When we submitted our response to the City's RFP, we also informed Bill Blaydes, the Dallas City Council Member representing the district in which the property is located. In our communications with Mr. Blaydes we noted the short timeline for responding to the request for ideas and assured him that we would not go forward without his support.

Mr. Blaydes did not endorse our plan, but, as any good representative should do in my opinion, promised to hear us out at the appropriate time. He also informed people in his district about the future of the property in question.

Mr. Blaydes has a reputation as a tough leader with strong opinions, but we have found him to be very fair. In the case of the homeless in Dallas, Mr. Blaydes feels strongly that every area of town needs to do its part in addressing the need for appropriate, permanent housing. He is committed to not locating all such housing in the Southern Sector. We agree with him on this.

I feel like our proposal, created by my partner and Central Dallas CDC Executive Director, John Greenan was very unique.

It called for creating a small, gated enclave of cottage-style houses on the southern two thirds of the property. The plan saw us using the north third of the property as a green space/buffer zone. Entrance to the property would be only from Northwest Highway and cut off from any surrounding neighborhoods. If it had been selected, one of the current structures on the property would have been used as a community center. The remaining current structures would have been demolished, allowing for a good bit of green space in the development.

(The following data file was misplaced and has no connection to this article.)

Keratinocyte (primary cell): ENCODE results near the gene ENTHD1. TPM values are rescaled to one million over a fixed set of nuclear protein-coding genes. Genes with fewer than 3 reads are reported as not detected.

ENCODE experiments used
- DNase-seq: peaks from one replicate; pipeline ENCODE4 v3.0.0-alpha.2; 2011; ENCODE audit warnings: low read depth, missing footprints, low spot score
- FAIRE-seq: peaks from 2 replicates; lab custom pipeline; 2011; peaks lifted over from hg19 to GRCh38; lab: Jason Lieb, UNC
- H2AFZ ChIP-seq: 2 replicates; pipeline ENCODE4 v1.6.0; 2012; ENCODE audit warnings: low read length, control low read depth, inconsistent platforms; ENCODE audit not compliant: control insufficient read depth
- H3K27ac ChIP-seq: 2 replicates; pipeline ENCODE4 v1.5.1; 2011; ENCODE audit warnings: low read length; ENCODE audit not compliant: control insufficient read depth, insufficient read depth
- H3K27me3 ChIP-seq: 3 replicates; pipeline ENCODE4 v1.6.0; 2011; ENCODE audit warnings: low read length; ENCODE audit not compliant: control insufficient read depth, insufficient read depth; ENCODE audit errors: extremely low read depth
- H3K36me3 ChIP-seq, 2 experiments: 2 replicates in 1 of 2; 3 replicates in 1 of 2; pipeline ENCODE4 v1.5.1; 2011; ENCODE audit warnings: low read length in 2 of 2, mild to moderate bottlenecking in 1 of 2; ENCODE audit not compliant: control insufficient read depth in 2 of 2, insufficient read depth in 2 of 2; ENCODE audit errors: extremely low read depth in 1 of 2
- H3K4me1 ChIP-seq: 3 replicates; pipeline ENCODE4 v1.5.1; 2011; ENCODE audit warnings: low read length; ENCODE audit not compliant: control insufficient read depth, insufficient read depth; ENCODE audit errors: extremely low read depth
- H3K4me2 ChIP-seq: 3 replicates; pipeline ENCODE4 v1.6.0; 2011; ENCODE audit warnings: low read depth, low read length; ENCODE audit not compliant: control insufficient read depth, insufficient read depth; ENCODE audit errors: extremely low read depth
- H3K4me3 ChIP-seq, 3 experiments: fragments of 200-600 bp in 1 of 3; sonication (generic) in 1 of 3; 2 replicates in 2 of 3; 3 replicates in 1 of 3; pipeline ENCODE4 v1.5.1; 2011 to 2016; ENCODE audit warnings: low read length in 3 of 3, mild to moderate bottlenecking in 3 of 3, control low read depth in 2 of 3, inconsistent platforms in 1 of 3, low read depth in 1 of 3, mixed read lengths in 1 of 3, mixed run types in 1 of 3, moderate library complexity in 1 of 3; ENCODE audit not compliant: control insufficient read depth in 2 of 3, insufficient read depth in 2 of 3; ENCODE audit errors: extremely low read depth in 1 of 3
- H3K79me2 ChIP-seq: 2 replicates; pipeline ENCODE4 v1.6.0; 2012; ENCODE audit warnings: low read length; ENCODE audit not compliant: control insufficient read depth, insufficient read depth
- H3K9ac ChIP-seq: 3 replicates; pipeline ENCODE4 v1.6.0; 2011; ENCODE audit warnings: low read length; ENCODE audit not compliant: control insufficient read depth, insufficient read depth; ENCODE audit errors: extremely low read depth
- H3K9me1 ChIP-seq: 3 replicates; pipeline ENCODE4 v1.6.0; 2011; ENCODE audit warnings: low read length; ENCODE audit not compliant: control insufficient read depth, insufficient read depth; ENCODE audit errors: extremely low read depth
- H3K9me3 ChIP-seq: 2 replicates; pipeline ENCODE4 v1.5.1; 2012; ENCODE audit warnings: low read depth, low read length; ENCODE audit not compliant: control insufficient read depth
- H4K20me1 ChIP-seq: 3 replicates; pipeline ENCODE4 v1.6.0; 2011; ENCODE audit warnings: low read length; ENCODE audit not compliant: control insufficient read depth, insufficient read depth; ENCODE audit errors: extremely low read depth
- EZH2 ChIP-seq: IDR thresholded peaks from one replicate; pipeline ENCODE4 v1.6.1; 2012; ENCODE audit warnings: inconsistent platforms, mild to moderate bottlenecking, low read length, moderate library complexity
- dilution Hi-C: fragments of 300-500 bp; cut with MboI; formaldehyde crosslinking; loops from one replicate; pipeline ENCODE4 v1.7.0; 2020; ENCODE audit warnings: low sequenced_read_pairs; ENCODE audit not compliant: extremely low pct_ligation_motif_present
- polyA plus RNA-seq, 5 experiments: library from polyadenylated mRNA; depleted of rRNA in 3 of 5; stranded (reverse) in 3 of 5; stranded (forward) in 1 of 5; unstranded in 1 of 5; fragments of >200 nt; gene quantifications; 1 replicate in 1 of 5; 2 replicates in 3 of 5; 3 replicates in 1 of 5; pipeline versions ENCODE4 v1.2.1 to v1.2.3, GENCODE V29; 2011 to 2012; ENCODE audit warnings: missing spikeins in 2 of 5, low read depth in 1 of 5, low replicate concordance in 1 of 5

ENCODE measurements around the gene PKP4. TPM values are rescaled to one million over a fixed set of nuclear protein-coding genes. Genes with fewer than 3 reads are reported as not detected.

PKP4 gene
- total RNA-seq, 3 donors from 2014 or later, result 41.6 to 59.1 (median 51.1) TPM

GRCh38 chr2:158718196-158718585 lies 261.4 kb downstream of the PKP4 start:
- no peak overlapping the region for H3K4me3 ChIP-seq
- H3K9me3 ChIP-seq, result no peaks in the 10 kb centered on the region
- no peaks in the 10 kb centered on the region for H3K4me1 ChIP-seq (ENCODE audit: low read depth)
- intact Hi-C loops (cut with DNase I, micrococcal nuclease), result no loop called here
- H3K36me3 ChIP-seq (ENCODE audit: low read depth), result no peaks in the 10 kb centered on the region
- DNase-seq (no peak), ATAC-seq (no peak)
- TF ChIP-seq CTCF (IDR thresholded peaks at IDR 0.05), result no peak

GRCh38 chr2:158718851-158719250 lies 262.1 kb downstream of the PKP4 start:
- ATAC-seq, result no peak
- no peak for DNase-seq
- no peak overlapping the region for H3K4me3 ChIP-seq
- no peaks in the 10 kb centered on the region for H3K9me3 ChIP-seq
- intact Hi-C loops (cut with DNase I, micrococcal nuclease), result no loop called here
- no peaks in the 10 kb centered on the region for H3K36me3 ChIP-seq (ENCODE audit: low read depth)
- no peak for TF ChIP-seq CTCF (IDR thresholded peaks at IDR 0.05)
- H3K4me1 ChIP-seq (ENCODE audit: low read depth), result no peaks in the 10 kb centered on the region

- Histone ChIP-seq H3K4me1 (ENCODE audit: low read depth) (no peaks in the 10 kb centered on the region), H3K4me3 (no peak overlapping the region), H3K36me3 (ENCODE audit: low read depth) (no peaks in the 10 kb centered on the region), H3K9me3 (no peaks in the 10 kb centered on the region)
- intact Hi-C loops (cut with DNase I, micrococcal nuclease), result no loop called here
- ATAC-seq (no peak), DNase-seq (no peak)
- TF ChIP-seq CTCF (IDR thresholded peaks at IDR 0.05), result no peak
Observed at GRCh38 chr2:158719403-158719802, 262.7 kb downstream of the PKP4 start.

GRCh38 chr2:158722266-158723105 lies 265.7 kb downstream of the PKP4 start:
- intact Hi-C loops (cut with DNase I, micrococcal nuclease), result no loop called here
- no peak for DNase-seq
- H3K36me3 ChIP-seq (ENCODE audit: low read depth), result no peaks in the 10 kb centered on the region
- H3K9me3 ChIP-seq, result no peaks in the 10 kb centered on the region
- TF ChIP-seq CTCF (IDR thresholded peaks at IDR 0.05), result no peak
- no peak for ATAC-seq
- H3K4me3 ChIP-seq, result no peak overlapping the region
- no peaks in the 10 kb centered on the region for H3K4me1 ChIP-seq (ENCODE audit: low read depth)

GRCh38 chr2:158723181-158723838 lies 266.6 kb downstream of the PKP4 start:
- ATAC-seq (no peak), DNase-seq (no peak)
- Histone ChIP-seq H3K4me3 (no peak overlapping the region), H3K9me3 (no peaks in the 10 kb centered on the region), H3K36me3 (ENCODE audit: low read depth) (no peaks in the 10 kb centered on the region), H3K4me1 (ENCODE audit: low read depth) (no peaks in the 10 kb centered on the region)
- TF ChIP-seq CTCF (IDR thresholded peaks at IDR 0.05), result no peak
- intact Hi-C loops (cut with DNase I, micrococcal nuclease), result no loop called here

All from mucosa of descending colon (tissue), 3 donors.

Let me be clear here. Central Dallas CDC does not build, run or own shelters, halfway houses or any type of transitional facilities. Central Dallas CDC develops permanent housing, including housing for those who have formerly been homeless.

Our proposal left lots of room for negotiation, discussion and open debate with elected officials and community residents.

We envisioned a development limited to 25 to 30 cottages. Our plans for these single-family or single-person houses can be seen at the following website:

Our CDC doesn't work with people moving directly out of homelessness. Instead we partner with agencies that work at helping people make the transition out of homelessness. Typically these agencies run eighteen to twenty-four month programs and then move graduates of those programs into permanent housing.

Central Dallas CDC is interested in providing that permanent housing, for which there is a critical shortage in our city.

The property in question here would have most likely been developed to house a specific segment of the homeless population--perhaps families, seniors or veterans, but many of these details were to have been worked out with the neighborhood if, and when, Central Dallas CDC was awarded the property, a decision that remained far from certain.

Back to the neighborhood and the neighbors.

Word got out that we were building a "homeless shelter" in Lake Highlands. As I have said, no such thing was ever even considered.

In spite of fairly good media coverage explaining that this was not the case at all, the rumors were not to be quelled and petitions began to circulate based on the same misinformation.

With a few exceptions the neighborhood said, "Don't confuse us with the facts! We don't want homeless persons in our area."

For the life of me I don't know how a person can be homeless if they live in a house!

People are afraid of the poor. Lots of the fear is simply irrational.

People mention their children to us as a concern. I wonder how many convicted molesters in Dallas County over the past 20 years have been homeless? My hunch is few or none. By the way, for the sake of full disclosure, two of my grandchildren live in Lake Highlands!

People worry about property values. Our project was designed to add value, not diminish it.

People are afraid of the poor.

We just have to face that fact and keep working.

People think we are crazy.

We're not.

We just know lots of low-income folks.

As a result, we aren't afraid.

One more thing. At the request of Mr. Blaydes, and in line with what we promised him initially, we will be formally withdrawing our proposal from consideration in the next few days.